The girls are home! I went and picked them up on Tuesday and we enjoyed an uneventful (that’s code for pee-free) ride home. I put down the rubber mat, as usual, and a net full of hay as well as some goodies (grain and treats) and hit the road. Getting them from the barn to the car was the tough part, as I thought it might be, but once they got in the car they seemed to settle down, even lying down, in Cinnamon’s case. This is major progress! Not that I need to have them learn or progress in their car riding habits, but it had to be more relaxing for them, too. I think they recognized me (well, they had to know me, but giving me any sign that they cared a whit for my reappearance in their life wasn’t going to happen). Little Pebbles munched on hay pretty much the whole way home (Cinnamon had a few nibbles as well) and there wasn’t even a poop from either of them. I don’t mind the poop so much – it’s not carnivore poo, after all, so not very smelly and super easy to clean up (dry little raisnets, like deer poo) compared to the pee. That being said, my car still smells like ripe sheep. The girls had spent the last month with a ram, after all, and while the stink isn’t the funk of a buck goat (billy), they definitely had a little Eau d’Ram going on. Hopefully that means they spent “quality” time with the ram, Jocko, and all the right, ahem, connections were made. From the looks of the “wear” to their fleece, I’m thinking I can mark the calendar in 5 months’ time. I’m hoping I’ll have some sign before they drop their lambs, and I’ll be watching like a hawk…er, make that an expectant shepherdess, for sometime between April 20 and May 27. I’m hoping I’ll get a couple of ewe lambs, and I would love to get some more greys, like Pebbles. I think her fleece is lovely and of course she’s the tiniest of all, so it would be great to have more of it to work with.
Speaking of working with fleece (and the fact that I haven’t yet), I took a great felting class at The Weaving Works in Seattle last month. It was taught by Faith Hagenhofer, and we bonded immediately over sheep; as the class participants went around and introduced themselves we each had a chance to share why we were interested in felting. I explained that I raised the natural product and needed a way to use the five bats of processed wool in my loft (last year’s shearing) that would be easy and fun. It turns out Faith raises her own sheep as well and has a moorit Shetland that looks a lot like my Cinnamon (and sounds just as feral). I really enjoyed the class. Besides being an inspiring artist and enthusiastic feltmaker, Faith is a also great teacher and we were each able to create a scarf using different techniques (felting onto silk, needle felting, etc.). I’m ready to sign up for the next class (Big Felt). Squeezing the class time in during the busy month of January might be a trick – I have something going on every weekend this month, and several weeknights (and doG knows I like my down time) but since I won’t have time to work with my own wool until sometime in February (almost shearing time again!), I may as well learn a bit more technique before I get out the bubble wrap and liquid soap.*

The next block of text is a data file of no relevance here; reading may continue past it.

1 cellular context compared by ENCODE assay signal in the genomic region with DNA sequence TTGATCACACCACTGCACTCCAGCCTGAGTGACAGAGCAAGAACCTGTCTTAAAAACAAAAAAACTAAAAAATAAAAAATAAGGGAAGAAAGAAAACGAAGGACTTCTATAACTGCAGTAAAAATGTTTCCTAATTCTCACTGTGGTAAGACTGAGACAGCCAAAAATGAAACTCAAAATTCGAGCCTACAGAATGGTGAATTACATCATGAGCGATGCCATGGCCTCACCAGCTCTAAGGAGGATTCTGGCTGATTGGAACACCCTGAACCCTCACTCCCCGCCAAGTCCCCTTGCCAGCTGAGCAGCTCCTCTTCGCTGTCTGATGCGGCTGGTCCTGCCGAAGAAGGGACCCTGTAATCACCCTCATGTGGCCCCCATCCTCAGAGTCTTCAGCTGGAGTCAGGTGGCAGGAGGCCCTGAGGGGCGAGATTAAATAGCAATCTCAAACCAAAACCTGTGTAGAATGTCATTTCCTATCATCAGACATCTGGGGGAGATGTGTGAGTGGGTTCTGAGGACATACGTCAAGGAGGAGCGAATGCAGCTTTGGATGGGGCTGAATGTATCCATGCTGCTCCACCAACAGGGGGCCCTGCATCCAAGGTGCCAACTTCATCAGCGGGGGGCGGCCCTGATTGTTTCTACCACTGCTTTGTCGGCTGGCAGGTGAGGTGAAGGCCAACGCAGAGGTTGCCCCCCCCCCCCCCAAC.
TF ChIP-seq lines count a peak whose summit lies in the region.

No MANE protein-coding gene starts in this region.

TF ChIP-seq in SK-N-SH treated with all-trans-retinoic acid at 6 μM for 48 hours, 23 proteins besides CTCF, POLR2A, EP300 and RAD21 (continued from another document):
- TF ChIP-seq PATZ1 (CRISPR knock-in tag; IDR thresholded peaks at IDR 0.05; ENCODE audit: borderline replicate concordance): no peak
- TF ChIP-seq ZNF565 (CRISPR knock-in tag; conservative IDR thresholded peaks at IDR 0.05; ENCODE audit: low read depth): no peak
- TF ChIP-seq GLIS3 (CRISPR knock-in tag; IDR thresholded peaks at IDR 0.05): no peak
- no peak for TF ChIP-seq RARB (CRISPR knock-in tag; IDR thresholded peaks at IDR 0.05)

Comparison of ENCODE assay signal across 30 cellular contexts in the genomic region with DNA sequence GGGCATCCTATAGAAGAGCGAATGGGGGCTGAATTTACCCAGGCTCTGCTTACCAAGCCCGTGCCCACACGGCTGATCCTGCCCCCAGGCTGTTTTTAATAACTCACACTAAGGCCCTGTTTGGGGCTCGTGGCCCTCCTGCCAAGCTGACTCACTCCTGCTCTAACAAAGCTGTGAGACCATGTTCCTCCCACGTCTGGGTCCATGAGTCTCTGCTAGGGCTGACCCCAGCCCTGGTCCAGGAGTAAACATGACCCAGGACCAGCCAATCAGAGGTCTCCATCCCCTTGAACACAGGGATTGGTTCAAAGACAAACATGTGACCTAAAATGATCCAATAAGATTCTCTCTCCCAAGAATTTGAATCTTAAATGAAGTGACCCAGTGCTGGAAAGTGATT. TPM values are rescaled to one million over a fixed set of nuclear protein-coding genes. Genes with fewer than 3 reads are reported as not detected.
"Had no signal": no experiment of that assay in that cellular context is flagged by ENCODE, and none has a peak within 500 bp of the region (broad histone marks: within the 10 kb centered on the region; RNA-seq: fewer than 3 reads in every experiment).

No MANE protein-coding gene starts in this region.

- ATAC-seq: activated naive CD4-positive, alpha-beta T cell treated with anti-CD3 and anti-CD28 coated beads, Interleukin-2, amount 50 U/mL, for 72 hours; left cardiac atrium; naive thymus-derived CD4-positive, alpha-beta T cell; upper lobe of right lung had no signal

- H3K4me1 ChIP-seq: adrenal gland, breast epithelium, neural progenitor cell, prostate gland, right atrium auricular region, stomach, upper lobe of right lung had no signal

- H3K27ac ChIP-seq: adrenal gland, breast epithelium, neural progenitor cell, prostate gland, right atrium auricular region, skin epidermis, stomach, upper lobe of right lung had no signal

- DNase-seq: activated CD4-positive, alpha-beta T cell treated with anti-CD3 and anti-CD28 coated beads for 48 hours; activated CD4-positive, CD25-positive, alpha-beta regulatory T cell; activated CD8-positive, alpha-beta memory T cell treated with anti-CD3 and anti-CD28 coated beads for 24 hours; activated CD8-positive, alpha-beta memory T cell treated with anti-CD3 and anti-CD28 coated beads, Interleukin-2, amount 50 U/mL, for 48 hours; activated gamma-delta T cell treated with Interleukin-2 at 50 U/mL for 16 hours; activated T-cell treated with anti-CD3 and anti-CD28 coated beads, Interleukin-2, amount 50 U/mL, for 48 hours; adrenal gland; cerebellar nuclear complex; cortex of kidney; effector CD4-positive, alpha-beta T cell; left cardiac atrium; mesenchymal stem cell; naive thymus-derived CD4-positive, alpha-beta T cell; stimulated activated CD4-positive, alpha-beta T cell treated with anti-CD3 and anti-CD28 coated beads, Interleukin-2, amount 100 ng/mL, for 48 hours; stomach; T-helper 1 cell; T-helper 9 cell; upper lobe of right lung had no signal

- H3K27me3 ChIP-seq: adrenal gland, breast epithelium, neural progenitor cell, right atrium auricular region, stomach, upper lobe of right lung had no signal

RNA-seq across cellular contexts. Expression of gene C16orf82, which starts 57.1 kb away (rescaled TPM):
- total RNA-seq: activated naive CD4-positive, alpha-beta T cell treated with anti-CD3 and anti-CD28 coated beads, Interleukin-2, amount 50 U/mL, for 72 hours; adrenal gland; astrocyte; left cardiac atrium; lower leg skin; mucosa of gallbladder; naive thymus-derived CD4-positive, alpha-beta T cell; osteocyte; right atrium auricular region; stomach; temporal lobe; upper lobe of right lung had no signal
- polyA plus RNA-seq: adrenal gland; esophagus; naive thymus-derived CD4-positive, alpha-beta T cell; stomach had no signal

I neglected to take any pictures during the class – there were some wonderful creations by my classmates, and the process is a fun, active pastime. The clerks downstairs said they had several customers ask if there was an aerobics studio upstairs, when we were ‘throwing’* our wet felting wool onto the tables. My own creation is humble, though I have to say that my “lima” green was popular with my classmates – nearly every one of them came to borrow some of it (we each shopped for the one ounce of roving from a rainbow of colors downstairs). It was such a lovely match with the natural color of the base wool, and I was happy to share. And I grabbed a few bits of the berry and grape color, as well as a wisp or two of orange, from others. So, don’t laugh, here’s my finished product – a sampler really.
*These two YouTube video links are unrelated to the class I took but show same general process.